European Union (EU)'s Human Brain Project provided a 32 page report on their progress toward an artificial brain by 2023.The 10-year-long $1 billion euro (US$1.3 billion) Human Brain Project aims to simulate the entire human brain on supercomputers first, then build a special hardware emulator that will reproduce its functions so accurately that diseases and their cures can be tried out on it. Ultimately, the long-term goal is to build artificial brains that are inexpensive enough to outperform traditional von Neuman supercomputers at a fraction of the cost.Junction of four HICANNSs (High…
 
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    Boston Business News - Local Boston News | Boston Business Journal

  • New Allston station could play key role if Boston hosts the 2024 Summer Olympics

    Jon Chesto
    2 Oct 2014 | 3:23 am
    Next stop: the 2024 Summer Olympics? For the past few months, Suffolk Construction CEO John Fish has been telling just about anyone who would listen that all the infrastructure work for Boston’s Olympics bid is sensible only if it would make the city a better place once the show leaves town. Figuring out what a post-Olympics Boston would look like has been a big part of those discussions. With the Patrick administration’s unveiling of the $25 million West Station project on Tuesday, one of…
  • The Ebola virus and Boston's front-line responders (BBJ Quiz)

    Jessica Bartlett
    2 Oct 2014 | 3:03 am
    The Ebola epidemic has killed 2,600 people this year, with the Centers for Disease Control predicting that 1.4 million people could be infected by the disease by January. This week, the first U.S. diagnosis was made in Texas. Numerous Boston nonprofits have stepped in to help, and Boston researchers are working to better understand the disease. Here’s a snapshot of what is occurring in Boston to battle Ebola: Next Mile Project– This Boston-based nonprofit incubator is helping to funnel funding…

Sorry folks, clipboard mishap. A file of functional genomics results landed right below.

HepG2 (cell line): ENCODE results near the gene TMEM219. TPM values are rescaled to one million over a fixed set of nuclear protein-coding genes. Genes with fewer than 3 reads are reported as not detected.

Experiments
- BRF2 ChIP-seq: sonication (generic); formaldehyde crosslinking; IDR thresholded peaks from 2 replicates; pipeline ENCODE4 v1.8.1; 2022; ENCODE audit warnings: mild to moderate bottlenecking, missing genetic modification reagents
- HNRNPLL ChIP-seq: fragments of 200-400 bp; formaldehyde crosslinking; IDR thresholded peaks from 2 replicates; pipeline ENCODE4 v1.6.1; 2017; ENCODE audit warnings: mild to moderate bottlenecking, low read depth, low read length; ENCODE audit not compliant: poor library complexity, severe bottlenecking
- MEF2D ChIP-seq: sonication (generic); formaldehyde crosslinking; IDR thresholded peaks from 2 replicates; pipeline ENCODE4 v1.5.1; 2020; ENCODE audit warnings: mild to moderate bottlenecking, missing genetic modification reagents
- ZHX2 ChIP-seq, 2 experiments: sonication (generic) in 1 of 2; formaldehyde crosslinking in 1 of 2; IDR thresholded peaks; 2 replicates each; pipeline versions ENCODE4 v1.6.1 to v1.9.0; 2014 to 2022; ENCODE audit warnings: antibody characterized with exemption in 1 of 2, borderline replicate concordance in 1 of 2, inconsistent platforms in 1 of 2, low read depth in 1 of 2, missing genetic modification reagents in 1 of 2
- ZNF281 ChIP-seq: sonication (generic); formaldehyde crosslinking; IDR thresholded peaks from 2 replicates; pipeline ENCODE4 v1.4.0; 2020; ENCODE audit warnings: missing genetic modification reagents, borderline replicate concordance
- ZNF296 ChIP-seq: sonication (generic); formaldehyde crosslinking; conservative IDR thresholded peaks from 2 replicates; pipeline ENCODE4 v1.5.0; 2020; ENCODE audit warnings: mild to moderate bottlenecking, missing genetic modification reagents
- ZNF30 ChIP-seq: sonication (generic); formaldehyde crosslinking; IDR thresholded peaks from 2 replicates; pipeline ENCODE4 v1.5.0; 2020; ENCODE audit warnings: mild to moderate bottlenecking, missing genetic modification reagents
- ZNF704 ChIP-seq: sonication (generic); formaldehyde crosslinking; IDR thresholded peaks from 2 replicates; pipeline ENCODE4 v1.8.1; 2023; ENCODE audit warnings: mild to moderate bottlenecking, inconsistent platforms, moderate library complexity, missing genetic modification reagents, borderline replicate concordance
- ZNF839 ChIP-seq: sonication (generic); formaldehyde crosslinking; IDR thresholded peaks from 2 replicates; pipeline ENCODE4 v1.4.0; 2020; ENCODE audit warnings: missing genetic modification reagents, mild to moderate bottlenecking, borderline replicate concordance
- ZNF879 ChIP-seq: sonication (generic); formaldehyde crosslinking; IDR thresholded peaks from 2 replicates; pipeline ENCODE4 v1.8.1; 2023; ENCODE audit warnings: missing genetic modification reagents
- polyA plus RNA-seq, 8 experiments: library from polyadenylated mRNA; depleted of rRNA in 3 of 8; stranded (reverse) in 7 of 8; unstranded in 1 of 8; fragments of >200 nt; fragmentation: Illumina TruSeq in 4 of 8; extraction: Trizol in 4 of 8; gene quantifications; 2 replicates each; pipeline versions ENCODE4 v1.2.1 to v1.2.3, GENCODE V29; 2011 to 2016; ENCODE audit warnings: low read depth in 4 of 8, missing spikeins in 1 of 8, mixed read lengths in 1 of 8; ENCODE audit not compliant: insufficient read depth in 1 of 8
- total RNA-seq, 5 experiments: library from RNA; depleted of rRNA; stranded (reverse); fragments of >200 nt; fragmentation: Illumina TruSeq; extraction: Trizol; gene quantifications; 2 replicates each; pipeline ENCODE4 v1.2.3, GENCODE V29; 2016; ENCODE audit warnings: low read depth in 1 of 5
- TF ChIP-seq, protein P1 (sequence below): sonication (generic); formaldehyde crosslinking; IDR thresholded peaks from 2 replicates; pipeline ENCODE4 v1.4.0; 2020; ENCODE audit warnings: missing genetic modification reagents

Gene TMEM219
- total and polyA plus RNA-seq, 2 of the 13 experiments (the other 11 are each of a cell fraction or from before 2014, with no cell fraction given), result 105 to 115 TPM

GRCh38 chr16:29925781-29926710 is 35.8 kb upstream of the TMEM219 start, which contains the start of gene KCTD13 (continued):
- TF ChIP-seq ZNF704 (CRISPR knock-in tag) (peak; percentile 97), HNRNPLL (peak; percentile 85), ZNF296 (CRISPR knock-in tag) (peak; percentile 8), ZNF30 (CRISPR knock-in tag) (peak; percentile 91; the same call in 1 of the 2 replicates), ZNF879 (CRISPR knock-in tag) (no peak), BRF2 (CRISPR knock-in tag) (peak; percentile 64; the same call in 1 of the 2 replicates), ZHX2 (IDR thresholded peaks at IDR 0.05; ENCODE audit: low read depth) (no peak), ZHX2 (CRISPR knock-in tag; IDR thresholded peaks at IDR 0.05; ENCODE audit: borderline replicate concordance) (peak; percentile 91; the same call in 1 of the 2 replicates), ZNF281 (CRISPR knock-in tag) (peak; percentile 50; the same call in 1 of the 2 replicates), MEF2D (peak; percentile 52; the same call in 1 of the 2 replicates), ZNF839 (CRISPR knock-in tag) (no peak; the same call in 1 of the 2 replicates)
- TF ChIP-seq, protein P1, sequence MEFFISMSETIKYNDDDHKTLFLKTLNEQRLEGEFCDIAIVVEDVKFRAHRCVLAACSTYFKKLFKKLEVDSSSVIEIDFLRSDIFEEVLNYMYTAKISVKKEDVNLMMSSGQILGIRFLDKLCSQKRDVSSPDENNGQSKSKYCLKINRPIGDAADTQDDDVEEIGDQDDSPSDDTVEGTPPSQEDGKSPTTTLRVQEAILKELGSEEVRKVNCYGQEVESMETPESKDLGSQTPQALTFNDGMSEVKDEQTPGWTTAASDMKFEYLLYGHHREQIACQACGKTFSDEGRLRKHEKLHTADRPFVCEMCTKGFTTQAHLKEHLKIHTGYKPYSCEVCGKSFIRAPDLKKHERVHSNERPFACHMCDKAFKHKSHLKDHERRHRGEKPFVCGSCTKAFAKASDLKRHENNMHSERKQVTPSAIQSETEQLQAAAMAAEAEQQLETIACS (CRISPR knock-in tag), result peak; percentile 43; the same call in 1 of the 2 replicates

• Avid Technology accuses California startup that hired four from Avid of intellectual property violations

    Eric Convey
    1 Oct 2014 | 10:20 pm
    Avid Technology of Burlington sued a rival and former partner called Media Gobbler in federal court Tuesday, accusing the California company of "unfair competition in violation of federal law" and "tortious interference with the contractual obligations of four former Avid employees who are not employed by Media Gobbler." Avid alleges in its complaint that Media Gobbler had licensed technology from Avid properly but continued to use it inappropriately after Avid cancelled the arrangement. Avid cancelled…
  • Boston company touts trial results of potentially revolutionary Type 2 diabetes treatment

    Eric Convey
    1 Oct 2014 | 9:14 pm
    Boston startup Intarcia Therapeutics Tuesday night released clinical trial results for a product that proponents say could revolutionize the treatment of Type 2 diabetes. One trial, involving hundreds of patients and placebo comparisons, produced positive results for a device developed by Intarcia called the ITCA 650. It's inserted under the skin of the abdomen and delivers commonly used anti-diabetes drugs continually for a year before requiring replacement. The device "showed clinically and statistically…
  • Seaport asking rents surpass financial district asking rents for first time in two years if not ever

    Eric Convey
    1 Oct 2014 | 8:12 pm
    For the first time in at least the last seven quarters if not ever, average asking rents in Boston’s burgeoning Seaport District have surpassed comparable rents in the city’s financial district, according to new data from real estate brokerage Jones Lang LaSalle. The third-quarter blended asking rate, which reflects rents across classes, was $52.54 in the Seaport District compared to $51.18 in the financial district. For the last seven quarters, the only periods available late Wednesday night,…